Using Mobile Health (mHealth) Technology for the Management of Pain: Where Are We Now and Where Are We Going


This is a virtual event, accessible online. Access instructions will be provided after registration.


There has been a rise in interest in remote monitoring of pain and other symptoms with mHealth technology designed to support individuals in making lifestyle changes needed to improve quality of life. Consumer demand for remote assessment programs, health ‘apps’ and sensors has far outpaced the science needed to understand their benefits and impact. For persons with chronic pain and providers who treatment them, mobile apps and activity monitors can help encourage behavioral changes including symptom monitoring, education, reinforcement of positive behaviors, and as tools to enhance patient-provider communication. In this webcast, the presenter reviews the literature on the use of web-based electronic pain assessment programs, smartphone pain apps, activity monitors, and telemedicine to help manage pain patients’ conditions remotely and that have the potential to decrease healthcare utilization. He details the content, face validity, reliability, usability, expense, and technical issues associated with the use of mHealth technology. He also presents recently completed studies that highlight the role of pain apps and artificial intelligence in clinical pain centers and describe findings from studies on the effects of a remote electronic pain assessment program and use of teletherapy in pain management. He illustrates how automated engagement incorporated into clinical care holds significant promise to solving problems of tracking patients remotely without disrupting clinical care. He presents how the future of healthcare and managing costs will require new approaches to engage the patient. This session helps to demonstrate how leveraging existing technologies holds significant promise to maintain effective communication with patients between visits while tracking and educating patients with real world decision-making that positively impacts healthcare.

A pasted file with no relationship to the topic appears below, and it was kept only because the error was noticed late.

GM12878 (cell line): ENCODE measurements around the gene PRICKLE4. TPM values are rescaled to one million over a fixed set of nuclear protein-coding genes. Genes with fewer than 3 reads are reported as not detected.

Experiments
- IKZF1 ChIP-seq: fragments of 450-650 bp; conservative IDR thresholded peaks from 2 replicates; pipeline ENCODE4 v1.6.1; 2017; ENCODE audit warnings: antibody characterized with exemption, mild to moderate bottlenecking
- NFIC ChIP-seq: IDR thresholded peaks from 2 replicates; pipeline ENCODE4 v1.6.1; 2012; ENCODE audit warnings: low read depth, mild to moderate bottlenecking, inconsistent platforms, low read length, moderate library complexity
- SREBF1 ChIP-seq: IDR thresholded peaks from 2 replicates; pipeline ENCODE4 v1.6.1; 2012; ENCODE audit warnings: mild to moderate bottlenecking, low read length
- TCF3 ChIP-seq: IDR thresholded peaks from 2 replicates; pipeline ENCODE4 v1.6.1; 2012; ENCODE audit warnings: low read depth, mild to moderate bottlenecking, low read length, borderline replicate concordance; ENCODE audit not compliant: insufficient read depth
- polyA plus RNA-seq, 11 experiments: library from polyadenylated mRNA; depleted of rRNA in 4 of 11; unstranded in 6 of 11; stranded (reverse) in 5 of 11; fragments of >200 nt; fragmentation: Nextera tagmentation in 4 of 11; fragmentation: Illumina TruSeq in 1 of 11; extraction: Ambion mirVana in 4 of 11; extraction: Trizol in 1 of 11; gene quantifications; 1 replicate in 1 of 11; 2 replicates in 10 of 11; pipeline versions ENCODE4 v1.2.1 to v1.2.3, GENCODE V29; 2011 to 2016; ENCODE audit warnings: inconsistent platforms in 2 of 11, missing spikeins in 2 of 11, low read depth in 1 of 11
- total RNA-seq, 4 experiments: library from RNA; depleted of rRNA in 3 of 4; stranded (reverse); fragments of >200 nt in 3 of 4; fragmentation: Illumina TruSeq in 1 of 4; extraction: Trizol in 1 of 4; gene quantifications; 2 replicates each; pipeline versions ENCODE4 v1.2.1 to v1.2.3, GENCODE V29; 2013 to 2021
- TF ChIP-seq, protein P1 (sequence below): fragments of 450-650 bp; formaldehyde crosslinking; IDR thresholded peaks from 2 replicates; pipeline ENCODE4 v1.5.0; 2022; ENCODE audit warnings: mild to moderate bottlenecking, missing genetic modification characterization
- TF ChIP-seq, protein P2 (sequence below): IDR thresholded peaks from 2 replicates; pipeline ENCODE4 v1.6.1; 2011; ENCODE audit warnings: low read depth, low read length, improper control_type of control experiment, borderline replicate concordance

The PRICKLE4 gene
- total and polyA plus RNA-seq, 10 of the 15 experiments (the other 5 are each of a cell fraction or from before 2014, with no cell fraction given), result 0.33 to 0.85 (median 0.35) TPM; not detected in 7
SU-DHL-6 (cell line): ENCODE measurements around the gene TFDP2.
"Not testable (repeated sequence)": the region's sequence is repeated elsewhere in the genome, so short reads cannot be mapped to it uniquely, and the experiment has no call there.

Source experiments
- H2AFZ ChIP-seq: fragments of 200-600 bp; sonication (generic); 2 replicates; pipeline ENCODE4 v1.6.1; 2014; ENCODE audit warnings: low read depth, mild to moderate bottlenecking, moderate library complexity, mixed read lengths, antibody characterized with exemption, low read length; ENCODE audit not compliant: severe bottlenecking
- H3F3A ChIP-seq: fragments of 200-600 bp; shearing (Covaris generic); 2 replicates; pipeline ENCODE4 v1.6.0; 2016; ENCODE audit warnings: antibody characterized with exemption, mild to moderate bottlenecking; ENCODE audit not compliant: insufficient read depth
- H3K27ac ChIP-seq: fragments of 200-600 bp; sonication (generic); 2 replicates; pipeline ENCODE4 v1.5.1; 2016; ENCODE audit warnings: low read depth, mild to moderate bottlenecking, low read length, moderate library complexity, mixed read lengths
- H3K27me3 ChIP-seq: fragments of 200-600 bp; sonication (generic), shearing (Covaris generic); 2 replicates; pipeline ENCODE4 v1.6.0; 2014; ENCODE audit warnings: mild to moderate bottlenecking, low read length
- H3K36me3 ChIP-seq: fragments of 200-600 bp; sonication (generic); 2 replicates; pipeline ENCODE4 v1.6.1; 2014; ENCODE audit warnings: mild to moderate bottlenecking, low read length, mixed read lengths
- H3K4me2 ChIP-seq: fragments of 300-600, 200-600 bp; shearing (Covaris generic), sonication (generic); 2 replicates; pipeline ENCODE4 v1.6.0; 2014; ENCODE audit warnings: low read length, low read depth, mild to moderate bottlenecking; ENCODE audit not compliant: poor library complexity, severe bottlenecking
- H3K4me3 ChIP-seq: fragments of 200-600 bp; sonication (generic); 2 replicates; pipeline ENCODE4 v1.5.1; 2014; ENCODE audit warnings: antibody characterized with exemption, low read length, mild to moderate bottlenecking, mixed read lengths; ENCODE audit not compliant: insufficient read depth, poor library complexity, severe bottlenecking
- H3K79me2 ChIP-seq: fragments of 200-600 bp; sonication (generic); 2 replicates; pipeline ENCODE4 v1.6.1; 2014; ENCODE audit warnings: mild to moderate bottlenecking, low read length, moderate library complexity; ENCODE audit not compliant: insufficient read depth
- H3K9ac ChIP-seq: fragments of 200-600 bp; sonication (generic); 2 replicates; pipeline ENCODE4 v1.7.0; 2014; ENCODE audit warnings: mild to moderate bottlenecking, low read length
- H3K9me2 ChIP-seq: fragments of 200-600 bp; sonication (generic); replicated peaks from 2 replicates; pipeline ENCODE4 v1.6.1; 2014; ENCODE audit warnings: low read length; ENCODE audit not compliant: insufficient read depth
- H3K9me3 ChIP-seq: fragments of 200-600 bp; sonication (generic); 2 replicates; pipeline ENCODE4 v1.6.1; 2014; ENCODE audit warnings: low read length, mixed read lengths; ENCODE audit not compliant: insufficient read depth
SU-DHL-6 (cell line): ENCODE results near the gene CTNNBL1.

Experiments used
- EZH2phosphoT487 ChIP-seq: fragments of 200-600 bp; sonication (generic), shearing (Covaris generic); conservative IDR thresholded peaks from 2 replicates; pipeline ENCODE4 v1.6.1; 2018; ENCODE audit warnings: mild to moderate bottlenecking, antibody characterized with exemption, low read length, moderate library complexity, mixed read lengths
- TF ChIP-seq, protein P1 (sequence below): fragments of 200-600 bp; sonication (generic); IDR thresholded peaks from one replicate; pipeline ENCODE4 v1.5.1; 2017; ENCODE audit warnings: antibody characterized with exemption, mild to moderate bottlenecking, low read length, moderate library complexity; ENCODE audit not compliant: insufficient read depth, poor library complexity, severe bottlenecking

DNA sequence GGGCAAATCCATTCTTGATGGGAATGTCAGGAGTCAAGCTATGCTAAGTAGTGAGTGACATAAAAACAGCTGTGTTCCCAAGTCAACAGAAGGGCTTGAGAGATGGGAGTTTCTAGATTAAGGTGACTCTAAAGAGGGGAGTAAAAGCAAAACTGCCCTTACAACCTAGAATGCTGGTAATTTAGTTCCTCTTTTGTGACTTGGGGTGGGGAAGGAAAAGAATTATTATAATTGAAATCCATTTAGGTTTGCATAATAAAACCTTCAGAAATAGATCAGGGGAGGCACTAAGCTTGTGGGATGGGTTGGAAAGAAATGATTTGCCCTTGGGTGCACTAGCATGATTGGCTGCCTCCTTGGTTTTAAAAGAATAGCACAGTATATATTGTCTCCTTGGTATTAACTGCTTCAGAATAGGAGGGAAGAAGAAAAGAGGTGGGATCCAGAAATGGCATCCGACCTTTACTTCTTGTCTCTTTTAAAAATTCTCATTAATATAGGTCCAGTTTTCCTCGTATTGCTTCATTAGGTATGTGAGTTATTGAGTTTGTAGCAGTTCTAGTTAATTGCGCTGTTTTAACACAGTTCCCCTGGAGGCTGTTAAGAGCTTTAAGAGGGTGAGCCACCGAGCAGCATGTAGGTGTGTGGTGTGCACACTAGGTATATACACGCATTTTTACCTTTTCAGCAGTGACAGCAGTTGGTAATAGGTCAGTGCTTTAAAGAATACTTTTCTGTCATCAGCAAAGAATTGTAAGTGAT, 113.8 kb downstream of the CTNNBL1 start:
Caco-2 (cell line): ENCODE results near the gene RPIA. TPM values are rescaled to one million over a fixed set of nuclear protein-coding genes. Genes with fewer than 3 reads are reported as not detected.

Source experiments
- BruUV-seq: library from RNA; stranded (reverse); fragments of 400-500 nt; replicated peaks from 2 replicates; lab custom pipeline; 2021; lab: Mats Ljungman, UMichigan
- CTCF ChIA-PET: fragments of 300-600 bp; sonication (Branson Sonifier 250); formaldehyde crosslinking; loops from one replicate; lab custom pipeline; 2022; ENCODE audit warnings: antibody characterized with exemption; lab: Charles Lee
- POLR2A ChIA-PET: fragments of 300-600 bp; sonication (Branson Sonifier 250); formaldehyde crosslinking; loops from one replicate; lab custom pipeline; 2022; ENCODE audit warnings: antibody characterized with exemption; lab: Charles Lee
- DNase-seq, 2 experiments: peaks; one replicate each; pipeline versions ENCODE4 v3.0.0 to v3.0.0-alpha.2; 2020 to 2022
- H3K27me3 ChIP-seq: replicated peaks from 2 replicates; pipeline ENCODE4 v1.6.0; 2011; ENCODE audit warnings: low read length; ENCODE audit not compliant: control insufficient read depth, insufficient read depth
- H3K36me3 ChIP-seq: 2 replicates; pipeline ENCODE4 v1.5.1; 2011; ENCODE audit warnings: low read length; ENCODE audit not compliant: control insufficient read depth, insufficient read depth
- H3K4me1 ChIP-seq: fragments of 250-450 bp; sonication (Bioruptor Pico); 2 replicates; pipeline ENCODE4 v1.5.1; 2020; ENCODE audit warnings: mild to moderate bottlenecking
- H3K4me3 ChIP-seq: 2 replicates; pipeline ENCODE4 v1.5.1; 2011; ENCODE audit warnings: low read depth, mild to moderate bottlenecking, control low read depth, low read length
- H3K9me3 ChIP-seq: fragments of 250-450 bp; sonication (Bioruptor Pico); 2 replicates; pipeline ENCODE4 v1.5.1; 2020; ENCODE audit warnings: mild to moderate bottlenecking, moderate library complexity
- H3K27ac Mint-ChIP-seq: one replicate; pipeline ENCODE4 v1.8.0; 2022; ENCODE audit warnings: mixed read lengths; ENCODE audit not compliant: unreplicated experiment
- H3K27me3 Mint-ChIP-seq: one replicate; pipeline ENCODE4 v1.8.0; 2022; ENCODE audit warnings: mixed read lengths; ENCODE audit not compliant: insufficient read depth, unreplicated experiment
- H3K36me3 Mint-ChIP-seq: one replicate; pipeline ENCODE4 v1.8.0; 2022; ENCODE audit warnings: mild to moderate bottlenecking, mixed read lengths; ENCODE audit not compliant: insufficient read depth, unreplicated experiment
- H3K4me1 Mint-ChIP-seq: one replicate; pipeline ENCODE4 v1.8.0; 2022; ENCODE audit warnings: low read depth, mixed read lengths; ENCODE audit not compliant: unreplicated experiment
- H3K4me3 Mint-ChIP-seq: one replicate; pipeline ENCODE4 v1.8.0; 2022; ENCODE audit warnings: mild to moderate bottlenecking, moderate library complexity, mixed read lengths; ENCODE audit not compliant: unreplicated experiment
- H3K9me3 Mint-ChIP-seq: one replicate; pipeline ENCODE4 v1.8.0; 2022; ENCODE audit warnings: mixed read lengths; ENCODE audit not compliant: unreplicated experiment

Learning Objectives

•    Summarize evidence regarding the use of mHealth technology (smartphone apps, text messaging, activity monitors, telemedicine) in different clinical settings with special patient populations.
•    Describe the clinical challenges associated with using innovative mHealth technology for remotely monitoring and managing pain.
•    Discuss future areas of research designed to assess reliability, validity and feasibility of remote data collection and to improve compliance (2-way messaging, gamification) with use of mHealth technology among acute and chronic pain patients.



Robert N. Jamison, PhD

Dr. Jamison is a professor at Harvard Medical School with appointments in the departments of anesthesiology, perioperative and pain medicine, psychiatry, and physical medicine and rehabilitation. He balances his clinical duties with research and teaching. His recent research has focused on the examination of predictors of opioid abuse in chronic pain patients and he has been involved in interventional controlled trials to assess and manage those at risk for prescription opioid misuse. He is also research mentor to several attending physicians and graduate students and helps to coordinate clinical research within the Pain Trials Center at Brigham and Women’s Hospital. He has been principal investigator on a number of NIH-funded projects. He is currently on the editorial boards of five scientific journals. He has authored two books, and over 300 peer-reviewed articles, chapters, and abstracts in the areas of behavioral medicine and chronic pain.

Continuing Education

1.0 CE
Production Date:


Price: $65.00

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